It’s hard to find much coverage about this weekend’s Chicago Comic-Con/Wizard World Chicago that didn’t involve disgraced former Illinois Governor Rod Blagojevich. That was definitely THE big story, from his meeting with Ethan van Sciver to his encounter with Adam West and an attempt to steal the Batmobile.
Despite the presence of some 500 actors, artists, writers, pro wrestlers and models, Blagojevich was touted atop the show’s website and enjoyed prime real estate on the convention floor with a booth near the entrance. While Blago got no appearance fee, he kept proceeds from autographs ($50 each) and photos ($80 a pop).
Blago’s presence at the Nerd-lebrity fest did not escape notice among fellow attendees — the frequent announcements of his signings were greeted with lots of booing, and one fan was incensed to note that the convicted pol was “charging more than Shaft” for an autograph.
As for his own reactions to the show, Blago told Fox News his profits from the show were negligible
“I didn’t really get any money from any of the photos I took, because I took probably hundreds of them and couldn’t bother to ask anybody for any money for that. Those were free. I did sign some signatures. I was there because I was invited at the last minute by the promoters, and it was an opportunity to get out there among the people,” he added.
Blagojevich climbed into the Batmobile while at the show and even joked when picking up the Batphone that he was calling his lawyer. He said at the convention in suburban Chicago that the superheroes inspire him with his own battles. He told Wallace he has to fight these battles and do what he can for his family.
BTW, did you know Blagojevich has his own Chinese News Animation?
Dean Trippe summed it all up with his recreation of the meeting with Adam West:
And there’s nothing wrong with just showing up for the fire sale. I have a roommate that gave up on the programming five or six years ago and just shows up on Sundays to buy. A flea market with an expensive cover charge? Maybe, but it is what it is.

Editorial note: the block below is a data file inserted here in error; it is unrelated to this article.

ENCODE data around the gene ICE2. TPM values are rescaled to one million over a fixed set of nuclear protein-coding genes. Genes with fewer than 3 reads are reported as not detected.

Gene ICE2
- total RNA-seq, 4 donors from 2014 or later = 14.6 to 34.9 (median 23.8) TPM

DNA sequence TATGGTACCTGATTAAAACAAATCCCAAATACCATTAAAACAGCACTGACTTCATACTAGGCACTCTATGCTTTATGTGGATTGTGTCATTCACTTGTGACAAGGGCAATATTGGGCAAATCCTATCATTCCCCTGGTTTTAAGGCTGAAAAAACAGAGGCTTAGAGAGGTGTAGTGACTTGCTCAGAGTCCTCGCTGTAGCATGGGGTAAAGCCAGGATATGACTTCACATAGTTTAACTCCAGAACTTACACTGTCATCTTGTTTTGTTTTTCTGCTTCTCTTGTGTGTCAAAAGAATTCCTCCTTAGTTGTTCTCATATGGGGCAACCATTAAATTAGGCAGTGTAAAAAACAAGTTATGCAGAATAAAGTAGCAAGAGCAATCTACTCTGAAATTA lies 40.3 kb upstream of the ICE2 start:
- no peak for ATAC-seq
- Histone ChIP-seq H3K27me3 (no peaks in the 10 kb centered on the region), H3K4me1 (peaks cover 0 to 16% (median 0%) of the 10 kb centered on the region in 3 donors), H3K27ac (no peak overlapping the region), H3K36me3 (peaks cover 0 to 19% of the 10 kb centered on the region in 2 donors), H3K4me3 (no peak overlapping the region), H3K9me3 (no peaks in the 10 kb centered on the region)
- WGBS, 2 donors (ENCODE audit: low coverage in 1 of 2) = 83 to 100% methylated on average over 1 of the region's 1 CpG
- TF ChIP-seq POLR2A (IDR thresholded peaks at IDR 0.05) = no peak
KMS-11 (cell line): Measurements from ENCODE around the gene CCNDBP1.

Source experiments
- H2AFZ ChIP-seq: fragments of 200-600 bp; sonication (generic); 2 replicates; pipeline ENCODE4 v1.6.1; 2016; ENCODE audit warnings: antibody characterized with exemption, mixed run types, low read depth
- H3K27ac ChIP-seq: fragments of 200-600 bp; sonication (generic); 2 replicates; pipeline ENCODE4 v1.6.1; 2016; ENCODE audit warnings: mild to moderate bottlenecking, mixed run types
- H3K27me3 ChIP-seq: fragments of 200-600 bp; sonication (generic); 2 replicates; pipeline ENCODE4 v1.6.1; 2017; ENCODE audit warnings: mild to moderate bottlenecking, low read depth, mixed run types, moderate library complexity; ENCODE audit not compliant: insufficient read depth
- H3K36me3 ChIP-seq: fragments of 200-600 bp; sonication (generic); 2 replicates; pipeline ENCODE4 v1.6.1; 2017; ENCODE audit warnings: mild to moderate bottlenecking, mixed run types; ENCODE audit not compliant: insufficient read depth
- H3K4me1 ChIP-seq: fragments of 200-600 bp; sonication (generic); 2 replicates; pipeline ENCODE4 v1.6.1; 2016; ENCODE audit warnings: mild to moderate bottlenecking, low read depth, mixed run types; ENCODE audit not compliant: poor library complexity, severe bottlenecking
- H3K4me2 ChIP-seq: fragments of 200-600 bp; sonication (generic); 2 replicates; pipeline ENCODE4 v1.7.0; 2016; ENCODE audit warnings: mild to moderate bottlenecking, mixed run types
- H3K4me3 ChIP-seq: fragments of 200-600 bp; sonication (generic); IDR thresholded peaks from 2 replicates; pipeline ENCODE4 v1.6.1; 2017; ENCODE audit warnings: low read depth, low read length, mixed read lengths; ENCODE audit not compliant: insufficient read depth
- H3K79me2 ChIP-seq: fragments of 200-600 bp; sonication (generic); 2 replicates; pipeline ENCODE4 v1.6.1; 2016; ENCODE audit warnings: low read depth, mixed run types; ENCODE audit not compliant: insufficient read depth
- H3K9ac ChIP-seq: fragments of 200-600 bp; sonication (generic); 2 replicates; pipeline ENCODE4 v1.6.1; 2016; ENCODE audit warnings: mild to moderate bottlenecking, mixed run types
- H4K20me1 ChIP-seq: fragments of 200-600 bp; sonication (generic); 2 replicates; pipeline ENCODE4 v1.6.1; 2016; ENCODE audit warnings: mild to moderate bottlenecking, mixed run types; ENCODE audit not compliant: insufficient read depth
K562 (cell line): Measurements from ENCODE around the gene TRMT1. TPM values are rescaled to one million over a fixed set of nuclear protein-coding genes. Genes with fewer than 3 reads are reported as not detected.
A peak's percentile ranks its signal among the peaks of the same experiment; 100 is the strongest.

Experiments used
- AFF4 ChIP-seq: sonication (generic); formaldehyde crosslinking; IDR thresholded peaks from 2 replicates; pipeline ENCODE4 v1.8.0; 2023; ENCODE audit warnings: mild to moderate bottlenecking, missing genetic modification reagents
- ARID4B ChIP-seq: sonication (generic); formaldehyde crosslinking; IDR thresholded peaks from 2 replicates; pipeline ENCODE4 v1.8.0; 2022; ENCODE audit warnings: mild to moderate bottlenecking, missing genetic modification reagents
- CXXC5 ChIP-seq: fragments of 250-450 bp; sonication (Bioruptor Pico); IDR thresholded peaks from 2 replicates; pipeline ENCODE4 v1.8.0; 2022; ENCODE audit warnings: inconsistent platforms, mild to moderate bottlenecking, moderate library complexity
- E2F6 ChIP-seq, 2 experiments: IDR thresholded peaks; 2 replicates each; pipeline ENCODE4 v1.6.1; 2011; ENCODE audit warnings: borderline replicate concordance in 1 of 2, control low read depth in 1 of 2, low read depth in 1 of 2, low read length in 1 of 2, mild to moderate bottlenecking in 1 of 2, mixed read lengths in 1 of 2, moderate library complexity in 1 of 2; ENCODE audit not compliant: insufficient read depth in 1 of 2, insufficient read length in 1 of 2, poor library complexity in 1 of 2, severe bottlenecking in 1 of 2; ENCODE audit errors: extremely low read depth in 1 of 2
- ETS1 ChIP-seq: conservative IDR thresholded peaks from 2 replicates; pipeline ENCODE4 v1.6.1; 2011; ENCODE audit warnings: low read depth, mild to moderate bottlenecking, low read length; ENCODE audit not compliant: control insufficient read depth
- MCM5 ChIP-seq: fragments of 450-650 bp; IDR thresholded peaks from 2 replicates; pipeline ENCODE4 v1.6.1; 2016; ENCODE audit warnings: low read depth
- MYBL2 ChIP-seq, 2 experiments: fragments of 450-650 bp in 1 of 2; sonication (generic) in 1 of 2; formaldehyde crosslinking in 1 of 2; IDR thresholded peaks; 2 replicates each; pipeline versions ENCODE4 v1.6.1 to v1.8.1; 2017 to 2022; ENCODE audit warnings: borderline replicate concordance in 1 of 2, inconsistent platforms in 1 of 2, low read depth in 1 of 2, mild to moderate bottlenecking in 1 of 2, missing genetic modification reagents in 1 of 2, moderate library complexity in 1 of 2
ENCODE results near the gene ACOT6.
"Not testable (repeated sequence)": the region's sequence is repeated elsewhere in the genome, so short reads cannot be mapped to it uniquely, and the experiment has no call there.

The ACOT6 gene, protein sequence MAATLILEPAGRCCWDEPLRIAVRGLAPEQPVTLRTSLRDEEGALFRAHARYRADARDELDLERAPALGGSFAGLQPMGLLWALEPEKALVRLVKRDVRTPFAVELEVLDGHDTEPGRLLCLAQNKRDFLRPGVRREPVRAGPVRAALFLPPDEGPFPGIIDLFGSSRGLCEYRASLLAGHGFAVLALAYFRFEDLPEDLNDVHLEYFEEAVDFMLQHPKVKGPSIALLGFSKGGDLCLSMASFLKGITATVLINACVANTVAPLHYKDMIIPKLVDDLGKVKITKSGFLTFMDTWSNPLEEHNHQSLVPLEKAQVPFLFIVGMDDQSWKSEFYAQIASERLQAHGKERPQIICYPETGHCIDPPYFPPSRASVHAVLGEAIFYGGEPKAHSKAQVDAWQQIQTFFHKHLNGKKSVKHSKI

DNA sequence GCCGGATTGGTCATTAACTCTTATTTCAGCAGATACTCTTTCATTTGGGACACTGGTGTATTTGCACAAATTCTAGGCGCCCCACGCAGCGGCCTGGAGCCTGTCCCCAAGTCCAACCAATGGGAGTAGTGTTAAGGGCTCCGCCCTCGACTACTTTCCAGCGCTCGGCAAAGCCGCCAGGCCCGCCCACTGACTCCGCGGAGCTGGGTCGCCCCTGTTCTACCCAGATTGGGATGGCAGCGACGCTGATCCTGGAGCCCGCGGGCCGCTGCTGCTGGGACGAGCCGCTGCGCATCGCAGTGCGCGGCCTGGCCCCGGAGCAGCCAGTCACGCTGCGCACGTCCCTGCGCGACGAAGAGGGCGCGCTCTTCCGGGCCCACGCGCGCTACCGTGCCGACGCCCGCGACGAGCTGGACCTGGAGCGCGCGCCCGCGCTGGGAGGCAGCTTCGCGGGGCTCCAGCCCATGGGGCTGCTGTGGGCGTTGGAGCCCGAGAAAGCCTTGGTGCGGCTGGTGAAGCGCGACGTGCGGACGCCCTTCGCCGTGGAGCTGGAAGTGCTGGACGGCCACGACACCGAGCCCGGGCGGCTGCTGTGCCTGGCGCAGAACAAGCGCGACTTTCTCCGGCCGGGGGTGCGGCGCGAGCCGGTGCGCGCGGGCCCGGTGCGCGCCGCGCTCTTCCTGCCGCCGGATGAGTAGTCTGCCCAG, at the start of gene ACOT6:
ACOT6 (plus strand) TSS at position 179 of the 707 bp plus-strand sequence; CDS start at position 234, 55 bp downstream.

From what I could tell, most people seemed to be enjoying themselves, so it’s time to admit the show has just changed.
Marc Alan Fishman went for ComicMix:
We entered the show floor, nearly 40 minutes after getting the tickets. The girls split off from us to see the parade of mostly retired actors and semi-celebrities. My wife, a movie buff, was excited to meet the original Mike TeeVee and Violet Beauregard from Willy Wonka. I was shuddering at the $20 a pop she’d have to pay to get them to sign their picture. Later, she’d return with an autographed picture AND golden ticket replica. Sure shut me up right quick. As promised, my day today concerned the dealer room. Thus, I bypassed the day’s promising panels… including Ethan Van Sciver singing the Blues, a Q and A session with “It’s only 17 months late, so I’m gonna go make video games” Joe Maduriera, and a screening of an independent Vampire flick. Oh, and in Room A, a day long parade of celebrity signings and music videos. For you, my readers, I tore myself away from those enticements, and dove headfirst onto the main con floor.
Maggie Thompson has lots of actual comics-type reportage, such as a chat with Jim McLauchlin about The Dick Giordano Humanitarian of the Year Award. She also notes that the show was — despite all the carping from old-timers — very well attended, and here’s a picture to prove it:
So I approached a chunk of the line at random and asked each of about 50 people in turn, “Is this your first Chicago Comic-Con?” Slightly more than half said it was. There were many families coming as groups, often with toddlers in strollers, looking forward to the adventure. When I entered the hall, I was stunned to find the first booths in the hall jammed with people – and, as noted, most of the Saturday crowd hadn’t yet entered the lobby to purchase their tickets. Here’s a shot taken much later in the day from a vantage point overseeing a portion of the hall floor. Whuf!
Chicago Now has some photo galleries, and the presence of Harry Potter-as-Snape, Lara Croft(?) and Number 23 shows that while it may have strayed from its original focus, WWC/CCC is a successful show for autographs and dressing up and so on. The term “comic-con” is now a brand name for a certain kind of fun that doesn’t even involve comics.